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On Stack Overflow, I have tried to consistently vote for some of my friends' answers, since he generally provides good answers to somewhat obscure questions but doesn't get a lot of credit, since they're not terribly popular. One day I noticed that his reputation dropped a ton; upon further inspection, I noticed that all the votes I'd given him in the past had disappeared.

Since I am a long-time reader of Coding Horror and I know Jeff has weird ideas like "you can sanitize HTML with regular expressions", I just assumed that Stack Overflow had randomly lost a ton of data because it's full of bugs ;-). So I dutifully upvoted everything again, burning several days' worth of votes on this rather than voting for other worthy things, hoping to work around a bug or data migration issue.

After doing this for a couple of weeks in a row, I eventually realized that it must be intentional and did some poking around, and discovered Vote Fraud and You and More Voting Anomalies.

Personally, I don't regard this as "fraud" at all. I'm voting for my colleague's answers because I think they're good answers; I discover them through his list of answers, but I vote for them because they're good. I'm also not the only one upvoting these answers, either.

I don't think I do anything that is fraudlent. I don't vote exclusively for my friends. I legitimately participate in the site: I ask questions and I answer questions; I upvote good stuff and I downvote bad stuff.

So, while I respectfully submit that the administrators of this site and I could agree to disagree that this is legitimate voting behavior, as a legitimate contributor in other respects, I would have at least appreciated an error message telling me that my votes were being denied because I'd voted for this person too many times. Maybe a nice hint like "You've voted for so-and-so too many times. Give somebody else a chance!", with a link to the main questions page. If those are the rules, then okay, I'll play by the rules; but this is more like getting a foul in a competitive sport, and instead of a referee calling out a red card or whatever, the scoreboard just changes silently with no word from the announcer, and sometimes the other team leaves without a word.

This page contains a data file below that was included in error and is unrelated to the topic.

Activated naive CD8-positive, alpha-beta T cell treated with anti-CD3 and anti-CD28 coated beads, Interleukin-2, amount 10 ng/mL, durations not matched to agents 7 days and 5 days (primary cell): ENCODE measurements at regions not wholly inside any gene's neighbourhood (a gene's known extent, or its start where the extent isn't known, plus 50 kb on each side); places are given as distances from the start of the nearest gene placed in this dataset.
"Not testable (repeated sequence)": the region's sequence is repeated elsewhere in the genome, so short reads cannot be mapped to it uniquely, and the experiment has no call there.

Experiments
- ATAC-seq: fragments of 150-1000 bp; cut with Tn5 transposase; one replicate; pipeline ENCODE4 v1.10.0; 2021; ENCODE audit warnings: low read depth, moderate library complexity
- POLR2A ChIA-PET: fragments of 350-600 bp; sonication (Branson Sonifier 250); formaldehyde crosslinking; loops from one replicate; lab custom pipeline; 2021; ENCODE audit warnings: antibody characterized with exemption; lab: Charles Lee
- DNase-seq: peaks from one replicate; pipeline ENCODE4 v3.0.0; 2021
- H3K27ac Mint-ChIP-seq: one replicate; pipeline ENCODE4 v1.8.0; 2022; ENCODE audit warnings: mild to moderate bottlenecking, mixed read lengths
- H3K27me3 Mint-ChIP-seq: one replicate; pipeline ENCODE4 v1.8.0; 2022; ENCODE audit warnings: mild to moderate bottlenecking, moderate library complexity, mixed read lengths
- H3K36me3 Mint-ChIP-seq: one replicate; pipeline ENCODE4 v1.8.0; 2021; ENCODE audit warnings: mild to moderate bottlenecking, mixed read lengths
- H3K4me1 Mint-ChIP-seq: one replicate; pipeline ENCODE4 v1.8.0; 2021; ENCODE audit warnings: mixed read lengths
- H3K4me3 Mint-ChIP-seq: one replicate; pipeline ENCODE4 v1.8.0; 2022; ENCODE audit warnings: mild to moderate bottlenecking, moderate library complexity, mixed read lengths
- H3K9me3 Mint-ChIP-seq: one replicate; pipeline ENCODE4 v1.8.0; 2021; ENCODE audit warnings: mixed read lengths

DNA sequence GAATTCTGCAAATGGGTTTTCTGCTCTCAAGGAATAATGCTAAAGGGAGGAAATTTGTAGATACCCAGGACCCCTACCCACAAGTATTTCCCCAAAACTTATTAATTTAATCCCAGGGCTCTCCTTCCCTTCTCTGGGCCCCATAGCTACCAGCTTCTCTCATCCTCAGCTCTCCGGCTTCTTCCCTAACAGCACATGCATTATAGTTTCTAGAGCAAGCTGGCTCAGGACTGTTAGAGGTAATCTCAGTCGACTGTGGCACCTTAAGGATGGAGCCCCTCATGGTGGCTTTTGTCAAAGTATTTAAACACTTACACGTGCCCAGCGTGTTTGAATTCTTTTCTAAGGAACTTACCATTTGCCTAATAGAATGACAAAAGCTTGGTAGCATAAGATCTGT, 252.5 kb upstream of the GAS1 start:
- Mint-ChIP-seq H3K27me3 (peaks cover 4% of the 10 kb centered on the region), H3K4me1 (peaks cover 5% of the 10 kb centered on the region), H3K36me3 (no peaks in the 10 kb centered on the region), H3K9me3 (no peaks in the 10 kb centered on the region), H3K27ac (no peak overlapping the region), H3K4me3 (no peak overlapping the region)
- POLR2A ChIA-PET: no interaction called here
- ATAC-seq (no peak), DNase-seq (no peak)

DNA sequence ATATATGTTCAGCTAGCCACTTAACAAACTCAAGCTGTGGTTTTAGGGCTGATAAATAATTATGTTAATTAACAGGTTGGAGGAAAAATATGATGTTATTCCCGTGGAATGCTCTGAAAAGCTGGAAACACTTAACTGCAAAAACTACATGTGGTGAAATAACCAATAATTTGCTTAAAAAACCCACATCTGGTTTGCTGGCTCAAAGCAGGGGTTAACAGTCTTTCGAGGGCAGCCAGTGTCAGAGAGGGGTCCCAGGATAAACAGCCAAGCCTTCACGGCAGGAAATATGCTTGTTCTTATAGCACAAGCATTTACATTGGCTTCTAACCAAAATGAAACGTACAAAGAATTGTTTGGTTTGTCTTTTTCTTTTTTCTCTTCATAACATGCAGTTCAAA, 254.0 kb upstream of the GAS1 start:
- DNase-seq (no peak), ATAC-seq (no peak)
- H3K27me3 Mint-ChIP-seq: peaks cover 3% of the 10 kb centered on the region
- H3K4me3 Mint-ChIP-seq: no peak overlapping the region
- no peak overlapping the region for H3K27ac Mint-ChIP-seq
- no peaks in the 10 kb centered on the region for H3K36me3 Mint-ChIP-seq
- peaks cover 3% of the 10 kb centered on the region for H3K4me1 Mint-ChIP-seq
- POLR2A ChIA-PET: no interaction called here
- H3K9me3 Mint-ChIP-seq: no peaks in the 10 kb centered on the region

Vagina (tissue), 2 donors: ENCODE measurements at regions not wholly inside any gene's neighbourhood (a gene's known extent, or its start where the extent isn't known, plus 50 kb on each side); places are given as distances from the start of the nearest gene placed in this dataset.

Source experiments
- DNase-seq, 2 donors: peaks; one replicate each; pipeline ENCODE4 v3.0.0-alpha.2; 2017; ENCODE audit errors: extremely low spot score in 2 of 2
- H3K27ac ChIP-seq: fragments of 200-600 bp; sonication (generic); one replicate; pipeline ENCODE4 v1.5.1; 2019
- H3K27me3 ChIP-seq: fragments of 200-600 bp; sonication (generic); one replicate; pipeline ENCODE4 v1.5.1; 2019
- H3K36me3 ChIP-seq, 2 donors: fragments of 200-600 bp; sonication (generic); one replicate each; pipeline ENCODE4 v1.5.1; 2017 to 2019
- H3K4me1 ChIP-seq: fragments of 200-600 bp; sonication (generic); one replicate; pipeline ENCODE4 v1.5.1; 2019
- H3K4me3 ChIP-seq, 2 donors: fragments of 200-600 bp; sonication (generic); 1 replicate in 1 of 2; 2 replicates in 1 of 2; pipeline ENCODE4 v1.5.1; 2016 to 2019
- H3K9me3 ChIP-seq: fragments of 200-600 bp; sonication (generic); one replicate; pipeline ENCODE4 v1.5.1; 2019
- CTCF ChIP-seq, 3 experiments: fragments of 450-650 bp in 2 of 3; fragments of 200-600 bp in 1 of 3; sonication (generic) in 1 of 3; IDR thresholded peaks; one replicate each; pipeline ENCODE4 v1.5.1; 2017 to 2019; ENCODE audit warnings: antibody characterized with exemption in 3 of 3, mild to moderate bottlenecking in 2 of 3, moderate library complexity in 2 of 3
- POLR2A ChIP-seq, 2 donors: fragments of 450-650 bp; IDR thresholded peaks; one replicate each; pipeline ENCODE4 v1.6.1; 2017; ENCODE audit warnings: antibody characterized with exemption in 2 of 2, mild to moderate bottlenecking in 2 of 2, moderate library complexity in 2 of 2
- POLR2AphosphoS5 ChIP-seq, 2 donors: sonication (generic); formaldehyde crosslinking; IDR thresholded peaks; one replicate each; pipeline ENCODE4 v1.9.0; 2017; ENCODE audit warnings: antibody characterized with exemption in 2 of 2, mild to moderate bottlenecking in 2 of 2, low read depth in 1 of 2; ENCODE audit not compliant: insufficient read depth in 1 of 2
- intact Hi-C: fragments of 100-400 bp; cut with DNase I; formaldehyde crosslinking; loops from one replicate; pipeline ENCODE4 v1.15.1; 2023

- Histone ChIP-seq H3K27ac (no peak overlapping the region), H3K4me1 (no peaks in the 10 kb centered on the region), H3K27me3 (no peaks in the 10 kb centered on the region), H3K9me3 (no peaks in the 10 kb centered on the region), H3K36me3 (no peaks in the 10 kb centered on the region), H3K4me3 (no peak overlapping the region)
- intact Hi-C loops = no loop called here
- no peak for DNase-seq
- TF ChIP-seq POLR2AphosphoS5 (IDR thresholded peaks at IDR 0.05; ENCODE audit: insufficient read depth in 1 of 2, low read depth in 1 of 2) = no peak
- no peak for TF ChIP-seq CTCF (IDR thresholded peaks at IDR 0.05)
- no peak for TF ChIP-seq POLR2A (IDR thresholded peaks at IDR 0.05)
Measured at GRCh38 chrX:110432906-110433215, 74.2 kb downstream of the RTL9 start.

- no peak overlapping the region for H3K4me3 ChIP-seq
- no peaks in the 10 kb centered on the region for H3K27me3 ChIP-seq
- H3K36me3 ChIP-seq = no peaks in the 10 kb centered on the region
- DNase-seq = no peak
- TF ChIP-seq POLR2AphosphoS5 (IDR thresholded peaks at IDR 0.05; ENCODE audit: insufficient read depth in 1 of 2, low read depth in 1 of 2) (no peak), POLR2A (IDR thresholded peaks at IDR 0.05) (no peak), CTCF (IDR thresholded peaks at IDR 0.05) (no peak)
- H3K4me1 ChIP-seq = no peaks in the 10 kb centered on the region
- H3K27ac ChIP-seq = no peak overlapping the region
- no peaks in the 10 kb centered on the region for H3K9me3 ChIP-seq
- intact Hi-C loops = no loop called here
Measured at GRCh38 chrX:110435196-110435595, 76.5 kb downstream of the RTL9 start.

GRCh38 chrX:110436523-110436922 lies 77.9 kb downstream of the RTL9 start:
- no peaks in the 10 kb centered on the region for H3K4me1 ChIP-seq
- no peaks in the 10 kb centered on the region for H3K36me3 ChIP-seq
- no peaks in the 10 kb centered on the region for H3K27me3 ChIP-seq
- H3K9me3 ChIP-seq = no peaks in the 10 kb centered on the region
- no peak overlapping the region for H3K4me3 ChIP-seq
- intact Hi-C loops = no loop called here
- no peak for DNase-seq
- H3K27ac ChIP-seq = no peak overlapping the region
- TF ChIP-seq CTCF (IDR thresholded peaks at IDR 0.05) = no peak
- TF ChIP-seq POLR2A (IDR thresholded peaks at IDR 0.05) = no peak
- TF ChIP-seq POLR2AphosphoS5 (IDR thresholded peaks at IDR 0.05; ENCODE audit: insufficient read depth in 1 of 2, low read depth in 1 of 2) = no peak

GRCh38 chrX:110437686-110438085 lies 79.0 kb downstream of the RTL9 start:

(PS: please don't quote joel's "Not Just Usability" at me as an answer here. I am not saying that the site should disclose all information to all users at all times; I can understand that sometimes information should be hidden from attackers. But a real abuser here would have much more quickly resorted to a fleet of sock-puppets spamming from different IPs, rather than assuming that the system's algorithms were otherwise reasonable and would eventually recognize that my interest / votes were genuine.)

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2 Answers 2

The question here isn't whether you are doing something wrong, it is whether or not your behaviour can be distinguished from someone who is.

The motivations you described are perfectly acceptable. Presuming that you have, in fact, verified that your friend's answers are solid. However, your actions would be identical to the actions of a sock-puppet. Since it is impossible to determine motivations from actions, (and you could lie about them if you felt like it) we have to identify the actions that a malicious person would use, and react to that.